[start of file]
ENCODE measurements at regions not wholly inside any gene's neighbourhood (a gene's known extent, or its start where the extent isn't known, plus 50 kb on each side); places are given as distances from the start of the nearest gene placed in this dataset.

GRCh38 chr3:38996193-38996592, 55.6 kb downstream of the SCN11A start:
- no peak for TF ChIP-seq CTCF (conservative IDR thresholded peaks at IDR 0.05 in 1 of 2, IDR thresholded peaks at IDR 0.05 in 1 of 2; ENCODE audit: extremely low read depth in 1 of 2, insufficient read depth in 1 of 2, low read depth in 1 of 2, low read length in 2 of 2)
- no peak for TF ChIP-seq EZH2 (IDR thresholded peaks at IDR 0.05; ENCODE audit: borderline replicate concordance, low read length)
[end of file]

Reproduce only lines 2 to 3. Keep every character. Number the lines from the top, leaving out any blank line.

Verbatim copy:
GRCh38 chr3:38996193-38996592, 55.6 kb downstream of the SCN11A start:
- no peak for TF ChIP-seq CTCF (conservative IDR thresholded peaks at IDR 0.05 in 1 of 2, IDR thresholded peaks at IDR 0.05 in 1 of 2; ENCODE audit: extremely low read depth in 1 of 2, insufficient read depth in 1 of 2, low read depth in 1 of 2, low read length in 2 of 2)